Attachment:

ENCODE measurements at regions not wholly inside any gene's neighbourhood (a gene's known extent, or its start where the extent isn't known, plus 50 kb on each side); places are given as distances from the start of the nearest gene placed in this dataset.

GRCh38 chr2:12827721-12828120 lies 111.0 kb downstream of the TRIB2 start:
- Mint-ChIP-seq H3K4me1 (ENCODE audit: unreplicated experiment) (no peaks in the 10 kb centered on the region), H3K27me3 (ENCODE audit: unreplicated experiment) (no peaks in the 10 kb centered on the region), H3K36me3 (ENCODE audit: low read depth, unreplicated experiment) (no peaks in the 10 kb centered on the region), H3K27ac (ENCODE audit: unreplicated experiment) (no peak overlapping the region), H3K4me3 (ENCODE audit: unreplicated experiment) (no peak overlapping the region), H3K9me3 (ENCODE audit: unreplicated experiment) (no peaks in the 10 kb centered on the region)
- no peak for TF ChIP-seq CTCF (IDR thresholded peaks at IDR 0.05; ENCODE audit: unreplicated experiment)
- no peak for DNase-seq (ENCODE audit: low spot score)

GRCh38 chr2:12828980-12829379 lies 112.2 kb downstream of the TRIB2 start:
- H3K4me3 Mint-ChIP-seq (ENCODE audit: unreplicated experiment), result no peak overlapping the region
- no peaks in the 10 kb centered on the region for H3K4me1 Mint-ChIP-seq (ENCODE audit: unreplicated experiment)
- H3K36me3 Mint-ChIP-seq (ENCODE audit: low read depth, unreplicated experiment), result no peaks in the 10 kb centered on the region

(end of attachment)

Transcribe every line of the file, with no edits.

ENCODE measurements at regions not wholly inside any gene's neighbourhood (a gene's known extent, or its start where the extent isn't known, plus 50 kb on each side); places are given as distances from the start of the nearest gene placed in this dataset.

GRCh38 chr2:12827721-12828120 lies 111.0 kb downstream of the TRIB2 start:
- Mint-ChIP-seq H3K4me1 (ENCODE audit: unreplicated experiment) (no peaks in the 10 kb centered on the region), H3K27me3 (ENCODE audit: unreplicated experiment) (no peaks in the 10 kb centered on the region), H3K36me3 (ENCODE audit: low read depth, unreplicated experiment) (no peaks in the 10 kb centered on the region), H3K27ac (ENCODE audit: unreplicated experiment) (no peak overlapping the region), H3K4me3 (ENCODE audit: unreplicated experiment) (no peak overlapping the region), H3K9me3 (ENCODE audit: unreplicated experiment) (no peaks in the 10 kb centered on the region)
- no peak for TF ChIP-seq CTCF (IDR thresholded peaks at IDR 0.05; ENCODE audit: unreplicated experiment)
- no peak for DNase-seq (ENCODE audit: low spot score)

GRCh38 chr2:12828980-12829379 lies 112.2 kb downstream of the TRIB2 start:
- H3K4me3 Mint-ChIP-seq (ENCODE audit: unreplicated experiment), result no peak overlapping the region
- no peaks in the 10 kb centered on the region for H3K4me1 Mint-ChIP-seq (ENCODE audit: unreplicated experiment)
- H3K36me3 Mint-ChIP-seq (ENCODE audit: low read depth, unreplicated experiment), result no peaks in the 10 kb centered on the region